It was five years ago that John Reid (then Home Secretary) said that Britain's immigration system was "not fit for purpose". The UKBA was formed in 2008 to fix this, but it remains plagued by disaster. Last week, it was reported that the number of "lost" asylum-seekers had tripled between March and September. While stories such as this are perfect headline fodder, what is generally ignored is that this is frequently caused by a culture of denial at the Home Office. Many asylum-seekers with a valid case to remain are denied, even if they cannot be returned to their home country, and end up dropping out of the system entirely. In this case, humane treatment of those who need refuge would not be incompatible wtih limiting the number of those who settle permanently in the UK -- granting temporary status would allow the Home Office to keep track of who is here.

Clearly, the UKBA is still in chaos. May did not create it, but as Home Secretary, it is her responsibility to sort it out.

Was it worth introducing biometric passports?

One of the relaxed measures included lifting checks at busy times on biometric passport holders from outside Europe. Biometric passports were introduced five years ago in the UK, at great expense. One must question whether this was worth it, if officials essentially treat them the same as their paper predecessors. One of the relaxed measures included lifting checks at busy times on biometric passport holders from outside Europe.

High tech checks are pointless if they cannot be carried out efficiently; the cost increases pressure on staffing expenditure, while long queues into Britain are unhelpful and unpleasant for the vast majority of passengers, who are here lawfully.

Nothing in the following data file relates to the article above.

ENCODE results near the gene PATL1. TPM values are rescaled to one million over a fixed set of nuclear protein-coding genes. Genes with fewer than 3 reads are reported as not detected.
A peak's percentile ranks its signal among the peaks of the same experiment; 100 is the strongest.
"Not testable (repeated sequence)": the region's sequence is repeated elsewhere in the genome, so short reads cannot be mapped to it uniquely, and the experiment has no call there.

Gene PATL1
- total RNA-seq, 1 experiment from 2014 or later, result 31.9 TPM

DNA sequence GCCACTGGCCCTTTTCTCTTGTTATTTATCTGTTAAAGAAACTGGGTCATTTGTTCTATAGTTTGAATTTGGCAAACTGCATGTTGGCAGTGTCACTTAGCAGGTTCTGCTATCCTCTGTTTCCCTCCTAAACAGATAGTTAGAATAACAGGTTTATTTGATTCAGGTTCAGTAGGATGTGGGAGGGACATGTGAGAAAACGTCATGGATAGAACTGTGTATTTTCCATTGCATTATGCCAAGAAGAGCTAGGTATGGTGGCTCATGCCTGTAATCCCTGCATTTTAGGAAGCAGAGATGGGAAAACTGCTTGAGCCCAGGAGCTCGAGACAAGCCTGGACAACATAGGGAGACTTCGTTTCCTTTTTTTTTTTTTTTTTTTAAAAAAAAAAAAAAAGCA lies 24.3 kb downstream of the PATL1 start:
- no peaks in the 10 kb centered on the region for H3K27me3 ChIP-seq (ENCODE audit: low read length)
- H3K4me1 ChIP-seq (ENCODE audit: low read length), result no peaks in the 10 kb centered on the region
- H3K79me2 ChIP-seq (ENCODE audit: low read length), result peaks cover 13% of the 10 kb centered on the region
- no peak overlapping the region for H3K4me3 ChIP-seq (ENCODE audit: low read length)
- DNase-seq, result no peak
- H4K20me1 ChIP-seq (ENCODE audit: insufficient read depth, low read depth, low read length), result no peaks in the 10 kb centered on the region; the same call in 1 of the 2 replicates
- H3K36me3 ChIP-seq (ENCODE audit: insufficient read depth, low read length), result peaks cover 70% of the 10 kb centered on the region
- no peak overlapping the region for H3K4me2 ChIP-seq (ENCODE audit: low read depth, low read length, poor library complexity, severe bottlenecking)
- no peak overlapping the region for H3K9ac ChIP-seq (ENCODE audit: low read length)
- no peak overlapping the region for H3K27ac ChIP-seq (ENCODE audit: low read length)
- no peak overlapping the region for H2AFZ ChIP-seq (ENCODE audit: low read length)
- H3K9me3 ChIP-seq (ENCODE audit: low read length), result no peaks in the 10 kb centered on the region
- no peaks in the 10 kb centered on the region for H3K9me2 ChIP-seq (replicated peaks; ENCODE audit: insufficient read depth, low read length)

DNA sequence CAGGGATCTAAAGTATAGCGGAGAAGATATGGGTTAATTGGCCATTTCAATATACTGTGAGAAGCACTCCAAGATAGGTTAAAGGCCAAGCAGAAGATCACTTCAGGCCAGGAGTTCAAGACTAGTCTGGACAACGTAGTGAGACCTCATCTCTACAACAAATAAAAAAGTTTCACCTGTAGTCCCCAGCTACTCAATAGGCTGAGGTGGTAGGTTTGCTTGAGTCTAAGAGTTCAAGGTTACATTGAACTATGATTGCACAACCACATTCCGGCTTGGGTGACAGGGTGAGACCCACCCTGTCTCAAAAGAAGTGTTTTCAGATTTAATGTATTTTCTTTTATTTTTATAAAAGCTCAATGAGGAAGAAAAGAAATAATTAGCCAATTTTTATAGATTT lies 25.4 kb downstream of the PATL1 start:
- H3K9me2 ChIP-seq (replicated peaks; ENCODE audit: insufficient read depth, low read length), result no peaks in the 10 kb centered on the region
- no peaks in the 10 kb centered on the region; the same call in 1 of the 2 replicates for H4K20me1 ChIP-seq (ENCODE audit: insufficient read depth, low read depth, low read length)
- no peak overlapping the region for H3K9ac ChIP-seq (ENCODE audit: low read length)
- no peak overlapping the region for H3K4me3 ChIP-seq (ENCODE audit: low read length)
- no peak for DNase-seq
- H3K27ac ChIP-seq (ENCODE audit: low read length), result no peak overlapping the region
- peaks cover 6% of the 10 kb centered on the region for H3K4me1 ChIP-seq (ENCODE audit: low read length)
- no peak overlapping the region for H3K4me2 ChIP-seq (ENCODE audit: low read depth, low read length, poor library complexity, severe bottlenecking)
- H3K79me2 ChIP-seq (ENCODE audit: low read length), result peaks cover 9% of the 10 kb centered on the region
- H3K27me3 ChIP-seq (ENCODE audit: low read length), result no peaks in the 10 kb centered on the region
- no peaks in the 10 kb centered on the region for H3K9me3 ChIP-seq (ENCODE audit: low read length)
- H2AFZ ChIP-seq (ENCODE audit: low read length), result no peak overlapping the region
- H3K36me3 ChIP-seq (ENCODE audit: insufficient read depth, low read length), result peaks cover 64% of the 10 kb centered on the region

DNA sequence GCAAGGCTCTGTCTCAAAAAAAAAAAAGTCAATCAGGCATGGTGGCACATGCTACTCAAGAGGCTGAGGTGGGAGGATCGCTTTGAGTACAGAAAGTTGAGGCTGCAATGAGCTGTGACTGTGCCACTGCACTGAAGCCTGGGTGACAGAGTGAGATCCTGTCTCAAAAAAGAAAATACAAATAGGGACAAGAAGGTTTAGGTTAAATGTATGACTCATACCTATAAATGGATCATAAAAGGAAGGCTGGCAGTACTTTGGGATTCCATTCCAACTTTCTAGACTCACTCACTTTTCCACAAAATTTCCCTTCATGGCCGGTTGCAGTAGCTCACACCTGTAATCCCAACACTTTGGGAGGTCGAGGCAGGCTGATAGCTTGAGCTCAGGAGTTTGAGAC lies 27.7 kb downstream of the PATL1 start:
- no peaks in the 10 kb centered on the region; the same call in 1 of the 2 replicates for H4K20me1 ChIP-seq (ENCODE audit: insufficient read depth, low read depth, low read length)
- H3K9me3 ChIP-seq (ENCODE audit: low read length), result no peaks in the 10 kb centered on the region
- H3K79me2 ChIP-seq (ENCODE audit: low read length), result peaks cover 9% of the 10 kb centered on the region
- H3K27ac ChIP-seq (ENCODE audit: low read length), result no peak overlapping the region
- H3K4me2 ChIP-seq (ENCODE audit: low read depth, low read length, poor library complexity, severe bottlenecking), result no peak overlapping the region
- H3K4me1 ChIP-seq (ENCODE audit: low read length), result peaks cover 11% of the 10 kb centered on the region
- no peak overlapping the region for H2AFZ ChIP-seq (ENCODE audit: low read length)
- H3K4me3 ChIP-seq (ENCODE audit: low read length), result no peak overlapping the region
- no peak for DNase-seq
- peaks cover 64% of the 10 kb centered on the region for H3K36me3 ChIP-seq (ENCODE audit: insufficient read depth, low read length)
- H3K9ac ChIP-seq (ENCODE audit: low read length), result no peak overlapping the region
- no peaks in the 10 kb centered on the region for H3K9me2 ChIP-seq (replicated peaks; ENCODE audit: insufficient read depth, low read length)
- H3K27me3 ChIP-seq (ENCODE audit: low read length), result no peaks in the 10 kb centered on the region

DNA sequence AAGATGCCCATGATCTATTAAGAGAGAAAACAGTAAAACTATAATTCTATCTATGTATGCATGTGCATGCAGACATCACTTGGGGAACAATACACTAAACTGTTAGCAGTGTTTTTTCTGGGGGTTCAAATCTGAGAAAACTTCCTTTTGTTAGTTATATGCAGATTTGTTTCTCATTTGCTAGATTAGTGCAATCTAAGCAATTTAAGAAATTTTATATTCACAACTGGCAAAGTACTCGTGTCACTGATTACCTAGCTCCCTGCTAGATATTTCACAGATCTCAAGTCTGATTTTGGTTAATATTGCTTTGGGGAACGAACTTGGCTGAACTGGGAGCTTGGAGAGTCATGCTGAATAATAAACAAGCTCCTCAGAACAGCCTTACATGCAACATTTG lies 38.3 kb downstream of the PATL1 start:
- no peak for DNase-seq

What about nuance?

The reality is that an effective system can operate with varying degrees of thoroughness. It's not necessarily a disaster if every single person is not subjected to rigorous checks -- such as the low-risk passengers for whom May claims she authorised reduced checks. This is presumably why she decided to go ahead with the plan. What is an error is relaxing checks at predictable, busy times (such as the summer months), and officials failing to use methods at their disposal to identify higher-risk passengers, such as the warning index.

Labour has clearly seen an opportunity to attack May and not letting go -- once again, the debate around immigration descends to a knee-jerk reaction designed to win points with voters. What would be more productive would be an intelligent discussion about when and how it would be acceptable to relax border checks. Such a huge system can only function effectively if it operates with varying degrees of stringency. Proper risk assessments would be a good place to start.